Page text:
I chose to read and review a free ARC of The Appeal. The above review is my own unbiased opinion.

The Appeal by Janice Hallett was published in the UK by Viper Books on 14th January 2021 and is available in hardcover and digital formats (please note, the following links are affiliate links which means I receive a small percentage of the purchase price at no extra cost to you): | amazon.co.uk | Waterstones | Foyles | Book Depository | Goodreads |

about-the-author3

janice hallettJanice Hallett is a former magazine editor, award-winning journalist and government communications writer. She wrote articles and speeches for, among others, the Cabinet Office, Home Office and Department for International Development. Her enthusiasm for travel has taken her around the world several times, from Madagascar to the Galapagos, Guatemala to Zimbabwe, Japan, Russia and South Korea. A playwright and screenwriter, she penned the feminist Shakespearean stage comedy NetherBard and co-wrote the feature film Retreat, a psychological thriller starring Cillian Murphy, Thandie Newton and Jamie Bell. The Appeal is her first novel.

The damppebbles Top Ten (sort of!) of 2020 #amreading #amreviewing #amblogging #Bestof2020 #TopReadsof2020 #BookRecommendations #bookblogger #damppebbles

Hello bookish friends and welcome to my final post in a year many of us would rather forget. What a stinker, eh? I’ve said it before and I’ll say it again, the year may have been a big pile of crud but the books have been outstanding, There have been some real beauties published this year and I’ve had the pleasure of reading some fabulous titles. Personally, I have immersed myself in fiction to escape what has been going on around us and as a result – despite having the hubby working from home and home-schooling the kids from March to September – I’ve read more books this year than I have in the last couple of years. Woohoo!

I also managed to complete the #20booksofsummer20 challenge which I have never  even come vaguely close to doing in the past. Being a slow reader I didn’t believe it was possible for me to reach the heady heights of Cathy at 746 Books‘ ‘read 20 books in three months’ challenge. Seems all I needed was a lockdown and a target, who knew?! I set myself a target of reading 25% a day which was tough to stick to but by Jove, it worked!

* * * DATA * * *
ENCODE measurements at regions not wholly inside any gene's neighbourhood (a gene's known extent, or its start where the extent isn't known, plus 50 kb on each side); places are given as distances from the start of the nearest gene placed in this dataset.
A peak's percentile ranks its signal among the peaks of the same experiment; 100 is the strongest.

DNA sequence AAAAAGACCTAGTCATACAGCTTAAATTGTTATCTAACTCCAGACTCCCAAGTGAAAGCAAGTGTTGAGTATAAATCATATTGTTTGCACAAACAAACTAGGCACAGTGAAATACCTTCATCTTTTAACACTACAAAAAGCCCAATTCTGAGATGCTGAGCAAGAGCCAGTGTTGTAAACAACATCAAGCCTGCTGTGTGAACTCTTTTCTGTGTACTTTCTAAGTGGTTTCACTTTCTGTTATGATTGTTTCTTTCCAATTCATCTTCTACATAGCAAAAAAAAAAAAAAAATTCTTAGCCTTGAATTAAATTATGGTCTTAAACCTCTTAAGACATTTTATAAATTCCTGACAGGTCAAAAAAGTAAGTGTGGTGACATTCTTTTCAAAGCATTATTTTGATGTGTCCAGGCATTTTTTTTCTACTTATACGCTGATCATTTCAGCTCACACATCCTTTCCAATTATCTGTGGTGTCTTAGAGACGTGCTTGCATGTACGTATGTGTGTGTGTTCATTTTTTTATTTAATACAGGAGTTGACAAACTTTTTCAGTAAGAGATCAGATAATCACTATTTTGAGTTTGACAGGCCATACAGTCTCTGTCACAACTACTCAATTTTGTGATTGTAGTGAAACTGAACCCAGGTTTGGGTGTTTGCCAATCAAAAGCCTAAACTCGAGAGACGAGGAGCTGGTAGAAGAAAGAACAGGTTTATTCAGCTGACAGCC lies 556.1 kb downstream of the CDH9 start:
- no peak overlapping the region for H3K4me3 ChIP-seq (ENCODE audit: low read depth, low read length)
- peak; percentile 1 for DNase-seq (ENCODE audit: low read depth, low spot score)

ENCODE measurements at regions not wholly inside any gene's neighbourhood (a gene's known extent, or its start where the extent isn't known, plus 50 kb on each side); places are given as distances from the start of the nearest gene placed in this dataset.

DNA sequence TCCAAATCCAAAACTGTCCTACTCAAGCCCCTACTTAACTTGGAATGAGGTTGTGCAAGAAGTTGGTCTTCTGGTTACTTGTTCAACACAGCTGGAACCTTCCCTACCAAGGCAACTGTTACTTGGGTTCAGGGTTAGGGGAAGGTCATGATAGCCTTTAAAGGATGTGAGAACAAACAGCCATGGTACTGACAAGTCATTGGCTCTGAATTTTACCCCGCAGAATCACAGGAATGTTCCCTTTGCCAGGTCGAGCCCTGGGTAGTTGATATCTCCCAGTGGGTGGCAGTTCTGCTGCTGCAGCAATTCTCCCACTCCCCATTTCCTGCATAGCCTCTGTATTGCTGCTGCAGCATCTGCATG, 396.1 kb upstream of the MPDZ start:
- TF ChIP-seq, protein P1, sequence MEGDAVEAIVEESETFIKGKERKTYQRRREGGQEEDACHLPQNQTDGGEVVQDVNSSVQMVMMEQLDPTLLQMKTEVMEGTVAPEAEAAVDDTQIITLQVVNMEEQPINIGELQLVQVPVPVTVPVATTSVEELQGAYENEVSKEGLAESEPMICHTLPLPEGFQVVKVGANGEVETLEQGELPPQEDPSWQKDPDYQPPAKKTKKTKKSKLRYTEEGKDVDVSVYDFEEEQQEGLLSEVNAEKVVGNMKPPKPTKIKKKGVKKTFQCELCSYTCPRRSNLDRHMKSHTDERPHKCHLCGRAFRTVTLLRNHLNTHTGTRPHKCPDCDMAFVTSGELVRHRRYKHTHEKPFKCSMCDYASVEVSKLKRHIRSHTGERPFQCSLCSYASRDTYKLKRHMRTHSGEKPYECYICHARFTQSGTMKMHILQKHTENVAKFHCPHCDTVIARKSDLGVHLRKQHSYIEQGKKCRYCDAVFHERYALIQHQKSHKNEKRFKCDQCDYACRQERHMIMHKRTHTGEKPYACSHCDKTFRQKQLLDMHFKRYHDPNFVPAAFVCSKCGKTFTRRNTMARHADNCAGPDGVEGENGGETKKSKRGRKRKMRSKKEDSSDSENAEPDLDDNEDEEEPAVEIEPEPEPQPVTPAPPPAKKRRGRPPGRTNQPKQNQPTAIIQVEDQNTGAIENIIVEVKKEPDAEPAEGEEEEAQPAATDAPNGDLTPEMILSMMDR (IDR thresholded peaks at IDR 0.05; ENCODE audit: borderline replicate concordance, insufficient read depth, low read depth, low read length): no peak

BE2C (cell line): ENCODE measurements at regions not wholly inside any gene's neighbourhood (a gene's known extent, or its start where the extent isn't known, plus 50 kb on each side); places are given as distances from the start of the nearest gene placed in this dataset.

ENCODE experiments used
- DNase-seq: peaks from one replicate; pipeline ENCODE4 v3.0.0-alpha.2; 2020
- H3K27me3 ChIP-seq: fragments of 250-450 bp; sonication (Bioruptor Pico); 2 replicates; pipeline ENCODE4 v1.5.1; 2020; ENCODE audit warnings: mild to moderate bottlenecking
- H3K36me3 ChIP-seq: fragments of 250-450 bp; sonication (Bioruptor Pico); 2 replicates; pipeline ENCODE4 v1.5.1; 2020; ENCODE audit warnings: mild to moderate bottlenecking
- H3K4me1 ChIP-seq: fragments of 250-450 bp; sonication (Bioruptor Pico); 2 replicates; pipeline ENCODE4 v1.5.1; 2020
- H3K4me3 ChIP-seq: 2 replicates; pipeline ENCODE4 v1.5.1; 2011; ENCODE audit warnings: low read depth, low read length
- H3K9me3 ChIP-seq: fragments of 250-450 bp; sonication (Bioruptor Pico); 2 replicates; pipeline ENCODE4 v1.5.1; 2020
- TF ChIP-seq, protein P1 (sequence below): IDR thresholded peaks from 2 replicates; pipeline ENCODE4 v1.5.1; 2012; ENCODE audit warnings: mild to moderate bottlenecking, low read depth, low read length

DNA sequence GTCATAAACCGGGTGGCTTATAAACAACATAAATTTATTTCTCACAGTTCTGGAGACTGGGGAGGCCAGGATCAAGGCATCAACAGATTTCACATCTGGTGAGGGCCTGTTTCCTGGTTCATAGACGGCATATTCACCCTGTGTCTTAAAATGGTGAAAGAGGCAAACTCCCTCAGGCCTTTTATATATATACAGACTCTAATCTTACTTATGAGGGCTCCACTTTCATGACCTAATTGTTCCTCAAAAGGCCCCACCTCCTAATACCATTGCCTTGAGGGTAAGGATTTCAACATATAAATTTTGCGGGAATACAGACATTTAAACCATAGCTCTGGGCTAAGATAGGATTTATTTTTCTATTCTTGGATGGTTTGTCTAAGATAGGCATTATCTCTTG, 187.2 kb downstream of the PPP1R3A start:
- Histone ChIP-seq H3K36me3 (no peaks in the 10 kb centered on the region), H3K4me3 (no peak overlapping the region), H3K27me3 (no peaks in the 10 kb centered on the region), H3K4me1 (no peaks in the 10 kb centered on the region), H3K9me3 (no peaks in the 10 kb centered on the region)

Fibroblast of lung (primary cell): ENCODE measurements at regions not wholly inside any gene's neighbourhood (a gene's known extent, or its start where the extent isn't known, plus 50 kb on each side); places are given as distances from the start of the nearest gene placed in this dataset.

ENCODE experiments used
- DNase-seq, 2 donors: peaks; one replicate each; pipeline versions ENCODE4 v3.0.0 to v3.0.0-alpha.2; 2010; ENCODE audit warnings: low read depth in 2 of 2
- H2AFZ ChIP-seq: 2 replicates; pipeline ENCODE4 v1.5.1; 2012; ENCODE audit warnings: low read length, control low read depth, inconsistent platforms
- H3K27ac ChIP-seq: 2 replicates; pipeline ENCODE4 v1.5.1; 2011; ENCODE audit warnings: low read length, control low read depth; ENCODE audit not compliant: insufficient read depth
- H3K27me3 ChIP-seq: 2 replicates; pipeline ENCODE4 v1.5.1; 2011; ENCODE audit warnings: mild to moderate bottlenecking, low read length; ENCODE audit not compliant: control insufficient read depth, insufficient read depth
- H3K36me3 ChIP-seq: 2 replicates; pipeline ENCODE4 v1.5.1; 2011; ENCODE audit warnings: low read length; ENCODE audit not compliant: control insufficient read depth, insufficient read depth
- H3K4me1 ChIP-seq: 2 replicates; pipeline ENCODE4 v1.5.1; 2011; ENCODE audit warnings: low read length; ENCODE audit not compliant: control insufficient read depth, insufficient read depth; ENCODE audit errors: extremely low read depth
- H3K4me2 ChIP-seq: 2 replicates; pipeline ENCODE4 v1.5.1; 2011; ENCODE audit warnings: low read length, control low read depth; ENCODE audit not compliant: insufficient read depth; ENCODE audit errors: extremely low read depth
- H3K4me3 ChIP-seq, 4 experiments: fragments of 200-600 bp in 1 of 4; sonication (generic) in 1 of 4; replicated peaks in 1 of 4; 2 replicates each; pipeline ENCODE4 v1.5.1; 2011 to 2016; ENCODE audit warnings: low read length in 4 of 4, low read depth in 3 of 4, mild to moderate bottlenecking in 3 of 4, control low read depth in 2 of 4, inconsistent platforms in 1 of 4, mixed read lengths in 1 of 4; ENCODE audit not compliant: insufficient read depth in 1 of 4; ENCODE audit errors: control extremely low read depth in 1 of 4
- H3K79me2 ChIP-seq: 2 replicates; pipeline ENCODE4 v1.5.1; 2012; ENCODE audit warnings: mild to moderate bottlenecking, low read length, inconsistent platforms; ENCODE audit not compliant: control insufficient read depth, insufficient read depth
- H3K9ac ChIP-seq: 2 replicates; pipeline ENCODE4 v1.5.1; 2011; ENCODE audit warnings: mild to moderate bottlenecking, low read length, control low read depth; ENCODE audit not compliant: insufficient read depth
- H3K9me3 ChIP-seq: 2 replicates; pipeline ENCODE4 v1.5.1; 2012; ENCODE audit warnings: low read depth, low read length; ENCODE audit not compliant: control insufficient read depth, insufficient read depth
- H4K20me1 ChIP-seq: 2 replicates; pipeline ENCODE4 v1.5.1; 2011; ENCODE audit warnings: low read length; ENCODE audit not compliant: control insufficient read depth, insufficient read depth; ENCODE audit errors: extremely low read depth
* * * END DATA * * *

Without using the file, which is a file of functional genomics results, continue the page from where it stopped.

Other blog achievements this year included getting into the groove with posting regularly, which in turn has resulted in more visits and views than last year. And that leads me nicely into thanking YOU for your support.  When I first started damppebbles nearly FIVE years ago I had no idea the impact it would have on my life. Reading has always been my passion but I’ve never really discussed books with other people (mainly because I didn’t know anyone who was as keen on reading and books as I was!). The book community welcomed me with open arms and I am truly grateful for that every day. Thank you for following my blog and being interested in my bookish thoughts. I expected maybe ten or so people (in other words, my family) to follow damppebbles (and I would have been incredibly happy with that) but to have over 140 x that many followers is just mind-blowing. Thank you, thank you and thank you again. Your shares, retweets, likes and comments mean the world to me (and yes, I know I’m terrible at replying to comments. I honestly try and keep up 😬😂).